Mohammed Alkhateeb, a freshman international computer science student at Youngstown State University, originally hails from a Riyadh, the capital of Saudi Arabia. Despite the 7,000 some miles between the two countries, Alkhateeb is no stranger to America.
In 1999, Alkhateeb visited the United States with his family, at the request of his pregnant mom who wanted to give birth to his brother in the U.S. After his mom gave birth, they returned to Riyadh — with his brother now an American citizen.
Alkhateeb has also been exposed to American and western culture throughout his life. In Saudi Arabia, he was taught English through the various stages of his schooling, and, due to the rapid spread of American culture, he was exposed to both American movies and shows from a young age. His knowledge of American culture is what peaked his interest in coming back here to study abroad.
He chose to come to YSU after hearing an old friend from school, who now attends YSU, brag about all the great things at YSU. Alkhateeb then decided that this was the place for him.
“My favorite thing about the U.S. is freedom, how you can go from one thing to another, and being rich off of following your dreams. You can make great things happen here off of one small idea. In the U.S., a person will give up their lives to follow their passion as young as 16 or 17 years old. In my country, there are people who have those talents, but they keep it underwater,” Alkhateeb said.
Even though Alkhateeb loves the US, he cannot help but feel homesick. He talks to his family at least once a week.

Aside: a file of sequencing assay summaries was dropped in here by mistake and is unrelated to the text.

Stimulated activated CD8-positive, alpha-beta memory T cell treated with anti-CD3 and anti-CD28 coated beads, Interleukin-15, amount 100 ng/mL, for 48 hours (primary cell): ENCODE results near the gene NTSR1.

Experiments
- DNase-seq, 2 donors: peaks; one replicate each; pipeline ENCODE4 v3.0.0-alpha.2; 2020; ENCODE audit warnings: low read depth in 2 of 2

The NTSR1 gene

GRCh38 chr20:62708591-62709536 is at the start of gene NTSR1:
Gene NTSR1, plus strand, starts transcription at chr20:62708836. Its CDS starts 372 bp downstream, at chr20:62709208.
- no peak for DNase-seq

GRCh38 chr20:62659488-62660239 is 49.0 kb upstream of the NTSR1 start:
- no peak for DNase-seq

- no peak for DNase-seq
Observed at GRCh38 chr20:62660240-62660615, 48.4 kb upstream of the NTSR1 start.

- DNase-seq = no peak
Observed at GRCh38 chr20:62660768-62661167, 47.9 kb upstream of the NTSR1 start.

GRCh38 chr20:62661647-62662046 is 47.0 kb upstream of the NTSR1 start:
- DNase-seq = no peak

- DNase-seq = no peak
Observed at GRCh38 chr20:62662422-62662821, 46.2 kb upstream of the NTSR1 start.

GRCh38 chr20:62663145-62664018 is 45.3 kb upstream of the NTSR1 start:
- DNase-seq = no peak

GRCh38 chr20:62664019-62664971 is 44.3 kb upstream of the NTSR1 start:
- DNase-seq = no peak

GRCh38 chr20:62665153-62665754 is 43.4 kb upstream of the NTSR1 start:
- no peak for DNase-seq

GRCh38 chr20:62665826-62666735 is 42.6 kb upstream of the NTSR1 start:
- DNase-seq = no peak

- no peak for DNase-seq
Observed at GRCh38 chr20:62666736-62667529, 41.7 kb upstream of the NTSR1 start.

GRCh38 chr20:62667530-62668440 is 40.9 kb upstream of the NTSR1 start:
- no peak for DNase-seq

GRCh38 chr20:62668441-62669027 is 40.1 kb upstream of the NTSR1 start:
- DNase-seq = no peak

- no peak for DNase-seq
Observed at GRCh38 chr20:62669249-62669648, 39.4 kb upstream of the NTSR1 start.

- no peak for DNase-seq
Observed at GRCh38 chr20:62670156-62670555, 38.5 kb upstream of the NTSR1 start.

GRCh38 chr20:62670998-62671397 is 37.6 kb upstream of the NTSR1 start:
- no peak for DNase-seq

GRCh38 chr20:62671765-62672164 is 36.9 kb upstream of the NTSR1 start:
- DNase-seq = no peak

“To help with my homesickness, I participate in my biggest passions in life, which are music, prayer and soccer. These things help relieve me,” he said.
Though he is far from home, he has not strayed in his dedication to his religion — Islam. He still prays fives times a day, as well as always trying to put into practice his beliefs on a day-to-day basis. He has tried to seek out a place of worship in the Valley, but, for numerous reasons, he didn’t feel comfortable. Now, he simply prays with a couple of students and fellow practitioners of the faith.
“Islam believes that praying with 2 people is just as effective as praying with a hundred,” he said.
Alkhateeb goes on to explain that, culturally, the U.S. is radically different than his home.
“The hardest thing is approaching women because where I am from, you do not interact with women often, and you are not allowed to approach them,” he said.
Despite the culture differences and his homesickness, he has had no problem making friends, and his social life is healthy, thanks in part to YSU’s International Living Learning Community.
“I like how the ILLC helps us international students by planning events such as the coffee hour and parties, so we can make new friends and become more comfortable with living here,” Alkhateeb said.
Though he loves the US and is open to staying here if he finds the right job, when Alkhateeb graduates with his computer science degree, he’s not quite sure where he will end up. What he does know, however, is that he wants to contribute the knowledge he gains to his country.